Nov. 8:

Twenty-seven of 67 Republican members of the House condemned the passage of Issue 1 and wrote a letter from the General Assembly.

“We will do everything in our power to prevent our laws from being removed based upon perception of intent.”

Nov. 9:

Gov. Mike DeWine

The governor answered questions from reporters for about 25 minutes, most of them related to abortion.

“We respect the vote but like everything else in this country, whether it’s legislation passed by the General Assembly, a constitutional amendment passed by the people, we always continue to evaluate how things are working… People will decide if they are comfortable with what we voted on, or they will decide that it maybe needs to be changed or tweaked.”

This has remained DeWine’s perspective.

Nov. 10:

Ohio Value Voters, a far-right organization, sent out a news release about how four fringe House reps plan to introduce legislation to address Issue 1.

“To prevent mischief by pro-abortion courts with Issue 1, Ohio legislators will seek to remove jurisdiction from the judiciary over this ambiguous ballot initiative. The Ohio legislature alone will consider what, if any, modifications to make to existing laws based on public hearings and input from legal experts on both sides.”

Nov. 13:

An initial draft of said legislation came out.

“The Ohio General Assembly shall have the exclusive authority over implementing Ohio Issue 1. All jurisdiction is hereby withdrawn from and denied to the Courts of Common Pleas and all other courts of the State of Ohio.”

The draft bill would also “immediately dismiss” all lawsuits or claims in court and would “vacate” all decisions made by a court. Being found guilty of this could lead to a misdemeanor, making it an impeachable offense.

Nov. 15:

House Speaker Jason Stephens

Upon being asked about the alt-right Republican representatives’ bill to strip judges of their duties, Stephens immediately shot it down.

This is schoolhouse rock-type stuff. We need to make sure that we have the three branches of government, and the Constitution is what we abide by.”

Stephens said the bill is dead on arrival. He also backtracked from his initial election night statement. He said the bills wouldn’t be about limiting abortion.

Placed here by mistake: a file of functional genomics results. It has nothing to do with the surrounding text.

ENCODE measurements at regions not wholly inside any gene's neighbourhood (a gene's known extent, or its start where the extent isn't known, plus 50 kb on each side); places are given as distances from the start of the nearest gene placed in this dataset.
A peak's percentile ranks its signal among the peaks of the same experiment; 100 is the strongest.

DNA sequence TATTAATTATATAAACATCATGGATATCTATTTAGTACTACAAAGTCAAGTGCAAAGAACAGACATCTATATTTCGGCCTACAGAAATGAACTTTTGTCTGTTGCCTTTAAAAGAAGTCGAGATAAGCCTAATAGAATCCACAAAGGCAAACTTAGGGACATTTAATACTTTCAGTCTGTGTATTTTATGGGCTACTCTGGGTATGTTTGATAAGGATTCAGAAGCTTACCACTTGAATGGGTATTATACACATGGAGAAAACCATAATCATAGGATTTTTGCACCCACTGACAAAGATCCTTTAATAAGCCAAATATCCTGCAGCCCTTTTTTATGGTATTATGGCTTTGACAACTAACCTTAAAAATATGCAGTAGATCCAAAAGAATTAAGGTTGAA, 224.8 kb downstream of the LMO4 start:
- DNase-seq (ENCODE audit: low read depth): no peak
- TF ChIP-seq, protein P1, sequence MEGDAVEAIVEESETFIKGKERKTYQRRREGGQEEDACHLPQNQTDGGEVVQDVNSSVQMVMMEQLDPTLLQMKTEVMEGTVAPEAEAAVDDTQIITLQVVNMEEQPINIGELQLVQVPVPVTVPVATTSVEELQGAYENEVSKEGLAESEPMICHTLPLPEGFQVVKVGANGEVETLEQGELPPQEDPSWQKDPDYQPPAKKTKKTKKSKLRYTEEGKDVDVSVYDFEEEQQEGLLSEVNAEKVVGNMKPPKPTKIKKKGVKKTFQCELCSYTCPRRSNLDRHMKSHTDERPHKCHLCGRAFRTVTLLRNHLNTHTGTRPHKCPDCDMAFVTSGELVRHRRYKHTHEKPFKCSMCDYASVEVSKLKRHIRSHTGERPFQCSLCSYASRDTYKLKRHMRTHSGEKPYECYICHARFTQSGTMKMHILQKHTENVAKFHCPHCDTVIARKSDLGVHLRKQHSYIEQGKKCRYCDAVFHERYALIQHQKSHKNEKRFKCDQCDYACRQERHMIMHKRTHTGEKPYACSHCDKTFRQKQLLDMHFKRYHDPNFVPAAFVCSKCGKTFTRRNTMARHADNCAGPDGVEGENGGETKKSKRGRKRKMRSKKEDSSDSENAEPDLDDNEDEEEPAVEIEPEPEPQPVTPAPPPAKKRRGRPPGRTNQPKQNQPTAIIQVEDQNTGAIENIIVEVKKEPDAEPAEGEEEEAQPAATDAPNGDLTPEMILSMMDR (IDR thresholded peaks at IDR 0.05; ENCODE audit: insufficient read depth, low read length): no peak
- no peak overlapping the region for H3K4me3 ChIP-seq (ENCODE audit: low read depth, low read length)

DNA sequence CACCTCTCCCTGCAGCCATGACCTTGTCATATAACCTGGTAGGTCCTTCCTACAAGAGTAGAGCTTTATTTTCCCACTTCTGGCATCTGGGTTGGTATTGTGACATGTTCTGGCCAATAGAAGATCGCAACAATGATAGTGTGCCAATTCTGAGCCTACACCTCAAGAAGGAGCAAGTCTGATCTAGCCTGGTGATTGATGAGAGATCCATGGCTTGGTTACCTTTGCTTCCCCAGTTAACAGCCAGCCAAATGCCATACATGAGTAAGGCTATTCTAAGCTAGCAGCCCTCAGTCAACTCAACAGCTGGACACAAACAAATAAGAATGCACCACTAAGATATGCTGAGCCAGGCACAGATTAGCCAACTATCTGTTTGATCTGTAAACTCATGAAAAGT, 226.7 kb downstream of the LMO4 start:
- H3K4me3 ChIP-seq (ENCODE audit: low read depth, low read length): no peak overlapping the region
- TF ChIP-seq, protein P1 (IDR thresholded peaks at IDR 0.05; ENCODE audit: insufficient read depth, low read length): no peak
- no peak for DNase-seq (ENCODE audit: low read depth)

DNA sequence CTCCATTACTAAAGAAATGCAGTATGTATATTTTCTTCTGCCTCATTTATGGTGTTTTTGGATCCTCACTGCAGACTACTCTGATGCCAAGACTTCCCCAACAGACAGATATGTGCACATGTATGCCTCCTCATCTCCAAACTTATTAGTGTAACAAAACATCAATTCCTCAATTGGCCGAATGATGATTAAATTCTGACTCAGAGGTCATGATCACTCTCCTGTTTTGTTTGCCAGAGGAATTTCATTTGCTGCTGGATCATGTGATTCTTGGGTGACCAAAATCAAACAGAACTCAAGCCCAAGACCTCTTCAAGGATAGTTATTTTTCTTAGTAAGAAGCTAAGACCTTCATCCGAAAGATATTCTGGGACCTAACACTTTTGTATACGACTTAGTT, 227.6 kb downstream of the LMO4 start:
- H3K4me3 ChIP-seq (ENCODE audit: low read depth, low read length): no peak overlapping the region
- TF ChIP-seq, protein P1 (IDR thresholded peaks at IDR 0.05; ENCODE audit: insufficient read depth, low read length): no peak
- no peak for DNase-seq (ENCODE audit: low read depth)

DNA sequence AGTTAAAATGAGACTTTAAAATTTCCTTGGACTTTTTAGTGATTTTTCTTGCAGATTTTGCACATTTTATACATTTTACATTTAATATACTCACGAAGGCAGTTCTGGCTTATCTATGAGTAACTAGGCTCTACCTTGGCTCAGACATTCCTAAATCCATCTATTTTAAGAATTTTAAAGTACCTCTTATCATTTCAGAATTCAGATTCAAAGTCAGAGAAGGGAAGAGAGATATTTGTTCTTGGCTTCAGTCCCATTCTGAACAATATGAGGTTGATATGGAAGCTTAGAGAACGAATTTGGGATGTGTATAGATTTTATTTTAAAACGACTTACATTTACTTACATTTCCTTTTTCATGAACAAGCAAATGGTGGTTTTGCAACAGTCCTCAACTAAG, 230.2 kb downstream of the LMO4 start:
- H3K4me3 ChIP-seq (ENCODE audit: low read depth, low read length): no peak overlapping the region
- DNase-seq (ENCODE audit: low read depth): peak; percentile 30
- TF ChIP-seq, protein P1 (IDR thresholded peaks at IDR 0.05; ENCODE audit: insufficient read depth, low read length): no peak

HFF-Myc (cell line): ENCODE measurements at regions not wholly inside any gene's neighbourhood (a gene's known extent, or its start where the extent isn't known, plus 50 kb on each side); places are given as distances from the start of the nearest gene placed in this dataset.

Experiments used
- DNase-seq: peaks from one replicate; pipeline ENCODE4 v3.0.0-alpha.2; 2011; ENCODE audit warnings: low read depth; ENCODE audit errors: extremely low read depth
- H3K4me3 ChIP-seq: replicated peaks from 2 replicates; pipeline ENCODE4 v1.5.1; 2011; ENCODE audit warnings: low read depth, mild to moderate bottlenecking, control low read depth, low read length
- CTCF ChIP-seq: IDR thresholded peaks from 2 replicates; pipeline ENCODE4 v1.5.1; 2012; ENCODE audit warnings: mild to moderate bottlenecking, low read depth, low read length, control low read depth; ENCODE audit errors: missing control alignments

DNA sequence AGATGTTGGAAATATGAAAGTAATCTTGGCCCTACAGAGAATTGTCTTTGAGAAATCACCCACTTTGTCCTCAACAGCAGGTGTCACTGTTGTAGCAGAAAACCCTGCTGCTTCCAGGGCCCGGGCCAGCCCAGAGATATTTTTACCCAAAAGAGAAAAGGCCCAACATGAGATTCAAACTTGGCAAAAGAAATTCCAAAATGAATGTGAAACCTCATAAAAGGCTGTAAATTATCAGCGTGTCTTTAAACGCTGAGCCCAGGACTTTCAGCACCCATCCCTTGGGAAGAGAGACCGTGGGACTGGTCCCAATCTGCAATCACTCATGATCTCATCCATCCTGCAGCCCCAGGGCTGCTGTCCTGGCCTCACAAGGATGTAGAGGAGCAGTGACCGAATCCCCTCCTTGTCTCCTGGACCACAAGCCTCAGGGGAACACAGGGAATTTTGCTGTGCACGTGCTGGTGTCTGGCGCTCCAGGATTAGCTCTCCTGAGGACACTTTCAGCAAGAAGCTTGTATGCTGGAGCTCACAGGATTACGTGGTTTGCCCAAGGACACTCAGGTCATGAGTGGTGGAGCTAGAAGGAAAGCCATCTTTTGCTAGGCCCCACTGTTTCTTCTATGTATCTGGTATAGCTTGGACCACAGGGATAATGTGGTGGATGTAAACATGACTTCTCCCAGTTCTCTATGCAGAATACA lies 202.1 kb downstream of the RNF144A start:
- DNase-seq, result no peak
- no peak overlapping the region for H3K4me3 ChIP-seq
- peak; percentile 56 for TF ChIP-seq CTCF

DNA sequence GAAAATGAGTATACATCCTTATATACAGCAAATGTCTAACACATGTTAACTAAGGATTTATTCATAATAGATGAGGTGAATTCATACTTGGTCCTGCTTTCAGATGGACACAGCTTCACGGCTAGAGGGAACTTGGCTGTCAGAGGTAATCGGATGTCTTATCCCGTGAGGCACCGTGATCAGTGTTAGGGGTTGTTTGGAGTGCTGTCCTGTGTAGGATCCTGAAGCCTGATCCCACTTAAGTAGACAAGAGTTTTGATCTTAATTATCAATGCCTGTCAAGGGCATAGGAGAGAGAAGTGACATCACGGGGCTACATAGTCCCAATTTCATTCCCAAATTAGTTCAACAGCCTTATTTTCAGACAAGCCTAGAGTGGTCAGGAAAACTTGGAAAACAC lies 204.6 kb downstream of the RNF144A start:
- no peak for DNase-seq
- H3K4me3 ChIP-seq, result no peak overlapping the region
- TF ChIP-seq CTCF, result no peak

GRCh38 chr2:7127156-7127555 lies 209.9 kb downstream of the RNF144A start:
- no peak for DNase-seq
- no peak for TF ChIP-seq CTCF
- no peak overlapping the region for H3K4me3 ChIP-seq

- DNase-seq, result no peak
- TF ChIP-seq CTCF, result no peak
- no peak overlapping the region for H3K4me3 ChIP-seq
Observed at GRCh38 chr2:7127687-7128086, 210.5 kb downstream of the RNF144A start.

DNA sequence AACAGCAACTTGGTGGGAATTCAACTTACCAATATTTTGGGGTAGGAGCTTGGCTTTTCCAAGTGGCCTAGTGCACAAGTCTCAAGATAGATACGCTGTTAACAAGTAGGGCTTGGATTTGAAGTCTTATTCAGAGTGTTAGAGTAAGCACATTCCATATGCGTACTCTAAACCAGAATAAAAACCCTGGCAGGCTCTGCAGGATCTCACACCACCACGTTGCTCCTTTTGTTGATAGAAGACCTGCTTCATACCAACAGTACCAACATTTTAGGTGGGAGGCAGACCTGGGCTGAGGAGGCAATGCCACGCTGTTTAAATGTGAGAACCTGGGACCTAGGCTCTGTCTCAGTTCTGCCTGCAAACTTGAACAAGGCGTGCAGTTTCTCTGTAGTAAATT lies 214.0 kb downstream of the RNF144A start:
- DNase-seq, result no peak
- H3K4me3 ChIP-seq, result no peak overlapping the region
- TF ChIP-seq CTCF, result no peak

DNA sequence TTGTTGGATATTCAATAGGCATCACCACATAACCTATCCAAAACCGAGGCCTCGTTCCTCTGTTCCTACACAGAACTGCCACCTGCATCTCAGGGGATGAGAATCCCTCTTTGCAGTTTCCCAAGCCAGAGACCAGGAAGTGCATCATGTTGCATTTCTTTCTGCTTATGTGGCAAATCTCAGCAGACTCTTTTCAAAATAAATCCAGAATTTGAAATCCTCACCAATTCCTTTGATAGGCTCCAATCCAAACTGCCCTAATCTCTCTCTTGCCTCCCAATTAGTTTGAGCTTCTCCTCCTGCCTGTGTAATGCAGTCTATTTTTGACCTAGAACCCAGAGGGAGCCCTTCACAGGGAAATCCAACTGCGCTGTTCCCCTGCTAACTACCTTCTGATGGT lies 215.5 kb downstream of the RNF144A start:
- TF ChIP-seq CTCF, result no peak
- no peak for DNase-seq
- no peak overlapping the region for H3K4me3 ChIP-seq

“I think we need to continue our focus on — what are we doing for babies.”

Stephens said that the court would decide on abortion laws — so he isn’t in support of taking away judicial jurisdiction, putting a repeal on the ballot right now or making more restrictive regulations.

This has remained Stephens’ perspective.

Senate President Matt Huffman

Huffman denied interest in a ballot proposal for 2024 but floated some limits on abortion.

“People mentioned the 15 weeks and the exceptions and things like that… I think it’s a discussion that is in the future.”

He would not consider anti-abortion proposals in the near future. That being said, the GOP will still fight against repealing some abortion restrictions in the court.

“It’s a lot clearer that some bills are unconstitutional than other bills, for example, the heartbeat bill is unconstitutional. Requirements regarding mobile surgical centers may not be because mobile surgical centers do other things besides abortion.”

Dec. 6:

Senate President Matt Huffman’s spokesperson John Fortney

“President Huffman has been very clear that there won’t be any effort to try to overturn any part of Issue 1. Most likely what you know will happen, and you can call the speculation, but at some point, somebody will probably try to challenge the legality of part of Issue 1. That won’t be coming from the Legislature.”


This article was originally published on News5Cleveland.com and is published in the Ohio Capital Journal under a content-sharing agreement. Unlike other OCJ articles, it is not available for free republication by other news outlets as it is owned by WEWS in Cleveland.

Follow WEWS statehouse reporter Morgan Trau on Twitter and Facebook.